Knowing the Name of a Bird

h1 December 10th, 2020 by jules

Follow this girl’s binoculars (by hitting “Read the rest of this entry” below), and you’ll meet some beautiful birds in Jane Yolen’s Knowing the Name of a Bird (Creative Editions, August 2020), illustrated by Jori van der Linde.

It’s been a lousy year. We need to take in some beautiful birds, right?

Yolen’s text reads almost like a poem, spread across 32 pages, and all is about how we (as humans) have a limited capacity to truly understand the communication of birds — and how we often reduce birds by defining them with the names we use for them. “A bird’s name is not what it is,” the book opens, “but what we call it. Robin. Hawk. Peacock. Swan.” In subsequent spreads, we meet a whole host of birds, Yolen noting their unique qualities. The bluethroat’s name is “not the exact blue of its neck.” The gull’s name is not “the wings carving the air.” The red-tailed hawk is not its “dinosaur feet … or the talons with nails as hard as an old man’s.”

At the book’s close, we’re reminded that birds go by many names — scientific names (“Bubo Virginianus”); names given by birdwatchers (“Great Horned Owl”); names given by “the local hedgewitch” (“Old Hoot”); and names given by children in strollers (“Birdie!”). But, we are also reminded, birds won’t answer to the names we give them — “only its song.”

And even though, as a closing note from Yolen states, scientists are studying birdsong, it still fails to be a “true understanding of what the birds say to one another, what they express in their songs.” One day, she notes, maybe we can learn to speak their tongue.

Jori van der Linde, a Canadian artist, showcases these birds in all their glory via elegant, crisp, fine-lined illustrations. Birds sit in copious white space on uncluttered spreads. The earth-toned palette is warm and inviting. We see birds in flight, birds on the water, birds at their nest, and even a peacock. Spreads are not labelled with bird names (that would be beside the point, wouldn’t it?), but there is a list that opens the book of the birds readers will see.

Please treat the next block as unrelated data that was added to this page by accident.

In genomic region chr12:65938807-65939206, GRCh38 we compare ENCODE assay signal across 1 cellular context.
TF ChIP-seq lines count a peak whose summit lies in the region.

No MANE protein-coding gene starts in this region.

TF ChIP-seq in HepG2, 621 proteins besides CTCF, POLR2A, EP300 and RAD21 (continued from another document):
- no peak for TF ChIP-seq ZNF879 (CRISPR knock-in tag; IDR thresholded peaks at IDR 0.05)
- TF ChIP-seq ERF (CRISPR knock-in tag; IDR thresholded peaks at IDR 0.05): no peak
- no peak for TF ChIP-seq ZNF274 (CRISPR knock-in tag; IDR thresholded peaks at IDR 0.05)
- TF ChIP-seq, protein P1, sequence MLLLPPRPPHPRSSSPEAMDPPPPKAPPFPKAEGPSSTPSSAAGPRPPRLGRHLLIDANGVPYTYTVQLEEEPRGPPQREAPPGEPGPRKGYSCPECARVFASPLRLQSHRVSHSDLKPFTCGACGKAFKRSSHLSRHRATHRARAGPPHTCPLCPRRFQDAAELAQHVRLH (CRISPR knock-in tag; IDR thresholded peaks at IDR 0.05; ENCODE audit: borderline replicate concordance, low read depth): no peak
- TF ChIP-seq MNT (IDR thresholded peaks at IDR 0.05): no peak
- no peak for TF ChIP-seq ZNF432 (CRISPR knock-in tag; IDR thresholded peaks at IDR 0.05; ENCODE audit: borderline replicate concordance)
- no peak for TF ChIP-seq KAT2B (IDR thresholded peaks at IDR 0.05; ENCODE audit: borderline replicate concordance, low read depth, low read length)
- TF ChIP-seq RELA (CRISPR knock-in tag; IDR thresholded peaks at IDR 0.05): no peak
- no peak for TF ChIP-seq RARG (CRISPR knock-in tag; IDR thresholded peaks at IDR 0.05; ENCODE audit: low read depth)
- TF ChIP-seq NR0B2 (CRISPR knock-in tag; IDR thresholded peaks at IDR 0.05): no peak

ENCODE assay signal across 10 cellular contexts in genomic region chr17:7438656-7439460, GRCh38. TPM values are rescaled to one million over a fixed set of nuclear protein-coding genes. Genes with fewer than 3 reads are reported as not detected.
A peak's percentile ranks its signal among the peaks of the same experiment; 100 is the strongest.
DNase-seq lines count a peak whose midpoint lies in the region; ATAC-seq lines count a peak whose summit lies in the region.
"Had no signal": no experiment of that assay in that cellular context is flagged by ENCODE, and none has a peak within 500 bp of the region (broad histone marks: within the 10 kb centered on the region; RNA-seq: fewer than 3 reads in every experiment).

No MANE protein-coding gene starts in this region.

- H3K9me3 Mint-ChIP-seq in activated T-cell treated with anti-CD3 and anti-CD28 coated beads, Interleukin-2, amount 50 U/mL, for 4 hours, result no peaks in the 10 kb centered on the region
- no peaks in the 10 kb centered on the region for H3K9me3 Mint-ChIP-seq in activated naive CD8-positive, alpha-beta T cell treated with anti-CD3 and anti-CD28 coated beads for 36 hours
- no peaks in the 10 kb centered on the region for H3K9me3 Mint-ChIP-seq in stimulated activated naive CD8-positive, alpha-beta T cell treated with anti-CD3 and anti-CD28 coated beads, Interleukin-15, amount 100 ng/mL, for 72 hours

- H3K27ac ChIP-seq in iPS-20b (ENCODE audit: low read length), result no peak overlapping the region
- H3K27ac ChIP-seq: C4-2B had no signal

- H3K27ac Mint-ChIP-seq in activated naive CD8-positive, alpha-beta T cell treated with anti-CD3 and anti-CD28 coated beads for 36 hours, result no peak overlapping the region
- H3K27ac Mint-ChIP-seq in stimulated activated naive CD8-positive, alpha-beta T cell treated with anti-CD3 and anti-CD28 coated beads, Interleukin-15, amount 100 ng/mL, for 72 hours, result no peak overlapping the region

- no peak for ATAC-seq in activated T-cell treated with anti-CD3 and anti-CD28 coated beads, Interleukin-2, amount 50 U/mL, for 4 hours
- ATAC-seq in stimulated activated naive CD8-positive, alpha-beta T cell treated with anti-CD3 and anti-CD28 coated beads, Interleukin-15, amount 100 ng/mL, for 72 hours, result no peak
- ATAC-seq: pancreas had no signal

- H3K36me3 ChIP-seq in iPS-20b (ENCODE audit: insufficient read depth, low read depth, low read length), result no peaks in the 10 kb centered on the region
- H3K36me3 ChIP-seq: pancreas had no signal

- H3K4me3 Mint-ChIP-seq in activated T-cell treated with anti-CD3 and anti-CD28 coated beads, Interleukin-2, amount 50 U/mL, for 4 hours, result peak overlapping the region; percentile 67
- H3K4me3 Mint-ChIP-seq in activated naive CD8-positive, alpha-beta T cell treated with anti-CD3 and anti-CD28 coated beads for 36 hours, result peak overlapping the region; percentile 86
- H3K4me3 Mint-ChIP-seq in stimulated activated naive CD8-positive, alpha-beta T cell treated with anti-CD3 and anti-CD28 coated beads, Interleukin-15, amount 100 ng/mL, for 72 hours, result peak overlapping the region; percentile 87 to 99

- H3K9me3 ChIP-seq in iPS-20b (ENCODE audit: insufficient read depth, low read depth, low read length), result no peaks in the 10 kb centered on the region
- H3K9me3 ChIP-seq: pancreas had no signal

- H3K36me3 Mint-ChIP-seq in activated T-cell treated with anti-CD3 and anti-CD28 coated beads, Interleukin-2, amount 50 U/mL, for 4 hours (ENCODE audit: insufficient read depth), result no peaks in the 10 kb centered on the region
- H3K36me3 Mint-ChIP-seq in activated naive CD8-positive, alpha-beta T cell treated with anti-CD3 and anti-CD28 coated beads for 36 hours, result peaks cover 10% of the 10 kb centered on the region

How about letting some spreads do the talking. . . .


“It is not the exact blue of its neck …”
(Click spread to enlarge)


“It is not the dinosaur feet, crooked and brown,
or the talons with nails as hard as an old man’s.”

(Click spread to enlarge)


“Not the wings carving the air, the water.”
(Click spread to enlarge)


“All it can tell you is what the scientists around the world call it,

(Click spread to enlarge)


“… or the child in its pram pointing a small finger at the sky.

(Click spread to enlarge)



* * * * * * *

KNOWING THE NAME OF A BIRD. Text copyright © 2020 by Jane Yolen. Illustrations copyright © 2020 by Jori van der Linde and reproduced by permission of the publisher, Creative Editions, Mankato, MN.

2 comments to “Knowing the Name of a Bird

  1. This looks gorgeous. And the text, as you’ve described it, is so needed –to restore a respectful relationship to what is a mystery and a wonder.

  2. I am just LOVING all of the bird and birding books I see popping up. We’re so many of us paying more attention to the natural world, and I LOVE the encouragement books like this give – and the illustrations are ADORABLE.

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